Spring Cleaning

I’ve been throwing out unused and unwanted stuff, sweeping out corners and crunching brown recluses, painting, repairing, building new shelves and chests–or I should say, paying my son to do these last three–giving away what’s salvagable . . . all this the direct result of a recent and serious attack of spring cleaning fever, which includes gardening (more on that later) and head-clearing (maybe not so much more on that).

When I was a girl reading the Laura Ingalls Wilder series (which I adored and devoured, just as I devoured all the Louisa May Alcott I could find), I knew how remote that world was from my own when I read the description of spring cleaning: the beating of rugs, boiling water to wash curtains and bedding, fresh straw (or goose feathers) stuffed into big pillow cases, scrubbing floors and pots, all day long, all done by Ma and the girls, while Jack the dog got underfoot or took the opportunity to chase groundhogs.

Well, such is the composite of many vignettes of cleaning in that 9-book series, shaken down in my memory. A quick online search will lead to many, many LIW links. But here is a brief excerpt of one account of fall (not spring) cleaning, from Little Town on the Prairie:

She [that would be Laura, our Jo-like heroine] had not realized how heavy a quilt is, to lift soaked and dripping from a tub, and to wring out, and to hang on a line. . . . It was amazing, too, how dirty they all got, while cleaning a house that had seemed quite clean. The harder they worked, the dirtier everything became.

The worst day of all was very hot. They had tugged and lugged the straw ticks outdoors, and emptied them and washed them, and when they were dry they had filled them with sweet fresh hay. They had got the bed springs off the bedsteads and leaned them against the walls, and Laura had jammed her finger. Now they were pulling the bedsteads apart.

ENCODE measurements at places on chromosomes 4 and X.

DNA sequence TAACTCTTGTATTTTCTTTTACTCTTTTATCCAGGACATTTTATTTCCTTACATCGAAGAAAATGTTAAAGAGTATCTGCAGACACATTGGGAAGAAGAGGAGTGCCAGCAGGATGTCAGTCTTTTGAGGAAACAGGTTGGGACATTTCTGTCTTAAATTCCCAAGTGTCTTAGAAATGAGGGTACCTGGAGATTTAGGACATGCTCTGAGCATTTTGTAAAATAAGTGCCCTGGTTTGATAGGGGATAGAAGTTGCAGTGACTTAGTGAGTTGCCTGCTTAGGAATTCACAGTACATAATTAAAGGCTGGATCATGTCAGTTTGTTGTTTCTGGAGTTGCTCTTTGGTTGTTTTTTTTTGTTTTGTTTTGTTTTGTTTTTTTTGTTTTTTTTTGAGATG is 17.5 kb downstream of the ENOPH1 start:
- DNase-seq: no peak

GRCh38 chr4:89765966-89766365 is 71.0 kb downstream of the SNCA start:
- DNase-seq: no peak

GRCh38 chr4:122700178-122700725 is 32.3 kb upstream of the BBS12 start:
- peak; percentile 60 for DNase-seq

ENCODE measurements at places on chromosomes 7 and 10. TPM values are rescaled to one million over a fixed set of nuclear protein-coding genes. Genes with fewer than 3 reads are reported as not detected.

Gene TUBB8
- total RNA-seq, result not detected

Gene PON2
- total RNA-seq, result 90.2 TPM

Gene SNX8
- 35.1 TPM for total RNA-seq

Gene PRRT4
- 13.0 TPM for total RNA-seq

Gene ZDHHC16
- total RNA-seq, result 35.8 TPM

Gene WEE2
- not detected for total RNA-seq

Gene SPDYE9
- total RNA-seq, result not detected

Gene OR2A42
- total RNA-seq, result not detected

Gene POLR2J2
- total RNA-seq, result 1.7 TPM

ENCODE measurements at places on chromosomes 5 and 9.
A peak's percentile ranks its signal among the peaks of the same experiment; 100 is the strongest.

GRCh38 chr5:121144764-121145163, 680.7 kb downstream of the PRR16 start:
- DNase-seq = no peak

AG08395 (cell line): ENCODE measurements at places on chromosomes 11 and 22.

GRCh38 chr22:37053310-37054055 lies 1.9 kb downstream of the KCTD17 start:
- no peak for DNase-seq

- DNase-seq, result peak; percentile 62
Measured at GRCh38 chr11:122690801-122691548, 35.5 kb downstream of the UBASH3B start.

Here’s my version: “She [that would be me] had not realized how difficult it was to spend several hours crouching while sorting through the dribs and drabs of toy parts, lego pieces, pen parts, stray plastic potatoes, mustaches, lips; dirty girl socks and partly chewed Barbie heels; a missing earring, marbles, Mardi Gras beads, matted grass and dust bunnies the size of fat toads, and so on and so on. It was amazing how sore her arms were and how the brightly colored mounds of thises and thats spread across the floor. In fact, the more junk she sorted, the more junk there was.

“By morning she had discovered seven new muscle regions, her already short nails were frayed and catching on her clothes, and a brown recluse had cleverly burrowed its chops into the tender flesh behind her knee. The good side of this seedy scene was that her leg was so sore that she couldn’t work for another week while it healed (thanks to antibiotics and steroids).”

I think of myself as a hard worker, but this research is getting a little intimidating. Check out this link, which shows “real” pioneer women cleaning, with ongoing references to Ma, Laura, Mary, and the rest of the Ingalls family:

Finally, here’s what the Laura Ingalls Wilder Historic Homes site says about cleaning:

Washing the clothes was probably the hardest chore of the week. First, bucket after bucket of water had to be brought in from the spring or the well to fill a big iron pot on the cook stove. A large supply of wood had to be chopped and ready in the wood box to keep the fire going in the stove, because the water needed to be heated and kept boiling during the washing.

The white things would be washed first, then the colored things, so that the dyes in the colored clothes would not spoil the white ones. The clothes were scrubbed by hand on a ribbed scrubbing board in the washtub with strong homemade soap. After the clothes were scrubbed, they were boiled for about half an hour and stirred constantly with a long stick. They were then lifted out of the hot, soapy water with the stick into another tub, and the water was squeezed out. When all the clothes were washed, the wash water was dumped outside. More buckets of fresh water were hauled into heat on the stove for rinsing the clothes.
When all the clothes were rinsed and wrung out, they were hung up to dry. In summer, they could be hung outside in the sun and fresh air, but in winter, they would have to be hung inside the house, perhaps in the attic or lean-to.

So back to my starting point, which had something to do with the notion that spring cleaning, while a pain in the neck, back, arms, legs, is a wonderful example of effort well-spent. The house is cleaner! The junk is goner! May we dwell in domestic clarity and peace.

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